State Representative Jo Oldson will not seek re-election in 2022, she informed constituents in an email newsletter on December 9. “With re-apportionment now settled,” she wrote, “I believe it’s the right time for me to step aside and provide an opportunity for new leaders to step forward. While this decision wasn’t easy for me, it’s time to retire and enjoy more time with my husband Brice and our family.”
First elected to the Iowa House in 2002, Oldson served as minority whip in 2019 and 2020 and was the ranking member of the Commerce Committee during this year’s legislative session.
Her decision opens up a third strongly Democratic Iowa House district in Des Moines.
The new House district 36 covers parts of the south side and several west-side neighborhoods, including Waterbury, “North of Grand,” and “South of Grand.”
These precincts tend to have high turnout and consistently deliver large margins for Democratic candidates. According to a map Josh Hughes created in Dave’s Redistricting App, voters in the new House district 36 favored Joe Biden over Donald Trump by 75.0 percent to 22.8 percent, and Theresa Greenfield over Joni Ernst by 73.5 percent to 24.0 percent. Results in the 2018 governor’s race were even more lopsided: Democrat Fred Hubbell (who lives in this area) gained 76.1 percent, compared to 22.0 percent for Republican incumbent Kim Reynolds.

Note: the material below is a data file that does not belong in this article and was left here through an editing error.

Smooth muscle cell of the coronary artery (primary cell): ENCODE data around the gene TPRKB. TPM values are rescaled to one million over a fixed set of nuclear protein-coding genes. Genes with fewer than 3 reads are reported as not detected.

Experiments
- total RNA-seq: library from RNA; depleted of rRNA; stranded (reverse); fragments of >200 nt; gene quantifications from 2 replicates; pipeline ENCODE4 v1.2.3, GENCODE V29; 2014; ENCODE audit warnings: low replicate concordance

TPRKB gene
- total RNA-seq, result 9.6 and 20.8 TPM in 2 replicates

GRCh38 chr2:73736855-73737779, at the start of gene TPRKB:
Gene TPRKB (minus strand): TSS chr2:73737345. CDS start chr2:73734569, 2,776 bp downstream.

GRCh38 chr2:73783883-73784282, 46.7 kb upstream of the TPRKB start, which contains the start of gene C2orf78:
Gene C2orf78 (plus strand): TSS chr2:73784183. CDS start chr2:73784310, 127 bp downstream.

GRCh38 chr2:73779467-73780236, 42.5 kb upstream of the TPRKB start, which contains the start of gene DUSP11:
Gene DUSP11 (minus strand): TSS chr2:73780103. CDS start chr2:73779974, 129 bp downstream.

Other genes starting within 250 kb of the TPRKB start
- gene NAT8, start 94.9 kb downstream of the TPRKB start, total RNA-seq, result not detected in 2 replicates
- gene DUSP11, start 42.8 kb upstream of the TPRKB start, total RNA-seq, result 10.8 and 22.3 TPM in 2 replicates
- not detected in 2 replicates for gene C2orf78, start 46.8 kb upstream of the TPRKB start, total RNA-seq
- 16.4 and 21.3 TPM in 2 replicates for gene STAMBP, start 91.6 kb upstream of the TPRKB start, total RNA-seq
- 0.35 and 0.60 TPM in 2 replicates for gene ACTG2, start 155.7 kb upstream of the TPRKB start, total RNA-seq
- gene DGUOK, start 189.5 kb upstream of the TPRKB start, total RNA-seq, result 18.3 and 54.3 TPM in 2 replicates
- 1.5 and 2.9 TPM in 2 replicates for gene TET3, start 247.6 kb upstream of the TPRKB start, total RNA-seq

I’m not aware of any Democratic candidates actively campaigning here, which isn’t surprising, since Oldson only just confirmed she won’t be on the 2022 ballot. I sought comment from attorney Shannon Henson, who told me, “I haven’t made a final decision, but I am considering running for this seat.” UPDATE: Henson said on December 13 that she will be a candidate.
I also reached out to Kirsten Anderson. She became a Democrat in 2017 after winning a sexual harassment lawsuit relating to her treatment (and dismissal) as communications director for Iowa Senate Republicans. She told me,
I have seriously considered a run for office and decided that now is not the time for me to seek elected office.
There were several factors involved in my decision but primarily: I have a book coming out in April that I’m focusing on and hope it helps others who have been through situations similar to mine. More Than Words: Turn #MeToo into #ISaidSomething has been a labor of love and as you can imagine, I’m just pretty excited about it coming out and connecting with people through shared experience.
Please let me know if you are aware of other Democrats thinking about running in House district 36. I expect a competitive primary here.
Republicans haven’t fielded a challenger against Oldson since 2012. Her toughest re-election contest was the 2016 primary, when she faced challenger Eddie Mauro. Whether or not any GOP candidate files in House district 36 next year, the winner of the June Democratic primary will succeed Oldson in the legislature in 2023.
Of the 40 Democrats now serving in the Iowa House, Oldson is the seventh to confirm publicly that she won’t seek another term next year. Marti Anderson, Bruce Hunter, and Mary Mascher are retiring, while Christina Bohannan is running for Congress and Liz Bennett, Molly Donahue, and Cindy Winckler are running for Iowa Senate seats.
I expect more Democrats to announce retirement plans in the coming months, as the party is not well positioned to win back the House majority anytime soon.
UPDATE: Jaylen Cavil, chair of the advocacy department of the Des Moines Black Liberation Movement, lives in this district and put up a Twitter post on December 13 asking locals whether he should run. I am seeking clarification on whether he might be a Democratic candidate or an independent.